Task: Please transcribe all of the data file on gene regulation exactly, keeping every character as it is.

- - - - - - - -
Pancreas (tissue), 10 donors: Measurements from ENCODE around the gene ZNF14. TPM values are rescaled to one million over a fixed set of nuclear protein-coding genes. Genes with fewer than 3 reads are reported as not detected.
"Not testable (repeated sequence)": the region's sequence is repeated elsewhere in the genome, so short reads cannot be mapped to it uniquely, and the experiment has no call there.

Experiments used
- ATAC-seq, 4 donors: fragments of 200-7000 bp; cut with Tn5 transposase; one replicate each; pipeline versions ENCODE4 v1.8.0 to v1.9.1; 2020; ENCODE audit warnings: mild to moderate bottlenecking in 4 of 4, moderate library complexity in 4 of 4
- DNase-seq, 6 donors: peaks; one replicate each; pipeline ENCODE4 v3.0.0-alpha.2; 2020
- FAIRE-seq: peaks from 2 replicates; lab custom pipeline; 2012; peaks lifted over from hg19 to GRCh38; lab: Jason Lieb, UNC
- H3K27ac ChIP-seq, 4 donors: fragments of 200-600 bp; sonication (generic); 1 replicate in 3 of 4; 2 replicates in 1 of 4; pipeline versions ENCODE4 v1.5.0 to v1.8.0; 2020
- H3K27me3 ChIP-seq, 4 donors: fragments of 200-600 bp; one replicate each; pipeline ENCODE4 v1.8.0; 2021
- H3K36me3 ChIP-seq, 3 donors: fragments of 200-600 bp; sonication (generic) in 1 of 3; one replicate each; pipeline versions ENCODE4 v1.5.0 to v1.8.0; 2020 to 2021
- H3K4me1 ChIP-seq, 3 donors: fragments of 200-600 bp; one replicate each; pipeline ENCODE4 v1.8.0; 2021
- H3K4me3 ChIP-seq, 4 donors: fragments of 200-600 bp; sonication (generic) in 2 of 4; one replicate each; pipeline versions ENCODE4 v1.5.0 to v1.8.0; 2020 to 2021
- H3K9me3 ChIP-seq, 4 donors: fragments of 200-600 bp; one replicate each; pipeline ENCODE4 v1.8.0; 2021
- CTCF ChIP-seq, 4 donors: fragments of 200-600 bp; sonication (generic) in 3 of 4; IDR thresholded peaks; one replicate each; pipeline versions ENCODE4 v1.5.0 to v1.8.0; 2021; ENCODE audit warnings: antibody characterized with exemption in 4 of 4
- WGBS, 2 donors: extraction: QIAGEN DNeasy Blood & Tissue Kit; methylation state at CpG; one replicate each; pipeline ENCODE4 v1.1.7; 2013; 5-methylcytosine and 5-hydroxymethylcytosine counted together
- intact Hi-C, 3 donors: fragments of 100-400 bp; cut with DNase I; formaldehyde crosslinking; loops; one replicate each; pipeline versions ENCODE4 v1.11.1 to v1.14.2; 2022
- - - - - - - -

Pancreas (tissue), 10 donors: Measurements from ENCODE around the gene ZNF14. TPM values are rescaled to one million over a fixed set of nuclear protein-coding genes. Genes with fewer than 3 reads are reported as not detected.
"Not testable (repeated sequence)": the region's sequence is repeated elsewhere in the genome, so short reads cannot be mapped to it uniquely, and the experiment has no call there.

Experiments used
- ATAC-seq, 4 donors: fragments of 200-7000 bp; cut with Tn5 transposase; one replicate each; pipeline versions ENCODE4 v1.8.0 to v1.9.1; 2020; ENCODE audit warnings: mild to moderate bottlenecking in 4 of 4, moderate library complexity in 4 of 4
- DNase-seq, 6 donors: peaks; one replicate each; pipeline ENCODE4 v3.0.0-alpha.2; 2020
- FAIRE-seq: peaks from 2 replicates; lab custom pipeline; 2012; peaks lifted over from hg19 to GRCh38; lab: Jason Lieb, UNC
- H3K27ac ChIP-seq, 4 donors: fragments of 200-600 bp; sonication (generic); 1 replicate in 3 of 4; 2 replicates in 1 of 4; pipeline versions ENCODE4 v1.5.0 to v1.8.0; 2020
- H3K27me3 ChIP-seq, 4 donors: fragments of 200-600 bp; one replicate each; pipeline ENCODE4 v1.8.0; 2021
- H3K36me3 ChIP-seq, 3 donors: fragments of 200-600 bp; sonication (generic) in 1 of 3; one replicate each; pipeline versions ENCODE4 v1.5.0 to v1.8.0; 2020 to 2021
- H3K4me1 ChIP-seq, 3 donors: fragments of 200-600 bp; one replicate each; pipeline ENCODE4 v1.8.0; 2021
- H3K4me3 ChIP-seq, 4 donors: fragments of 200-600 bp; sonication (generic) in 2 of 4; one replicate each; pipeline versions ENCODE4 v1.5.0 to v1.8.0; 2020 to 2021
- H3K9me3 ChIP-seq, 4 donors: fragments of 200-600 bp; one replicate each; pipeline ENCODE4 v1.8.0; 2021
- CTCF ChIP-seq, 4 donors: fragments of 200-600 bp; sonication (generic) in 3 of 4; IDR thresholded peaks; one replicate each; pipeline versions ENCODE4 v1.5.0 to v1.8.0; 2021; ENCODE audit warnings: antibody characterized with exemption in 4 of 4
- WGBS, 2 donors: extraction: QIAGEN DNeasy Blood & Tissue Kit; methylation state at CpG; one replicate each; pipeline ENCODE4 v1.1.7; 2013; 5-methylcytosine and 5-hydroxymethylcytosine counted together
- intact Hi-C, 3 donors: fragments of 100-400 bp; cut with DNase I; formaldehyde crosslinking; loops; one replicate each; pipeline versions ENCODE4 v1.11.1 to v1.14.2; 2022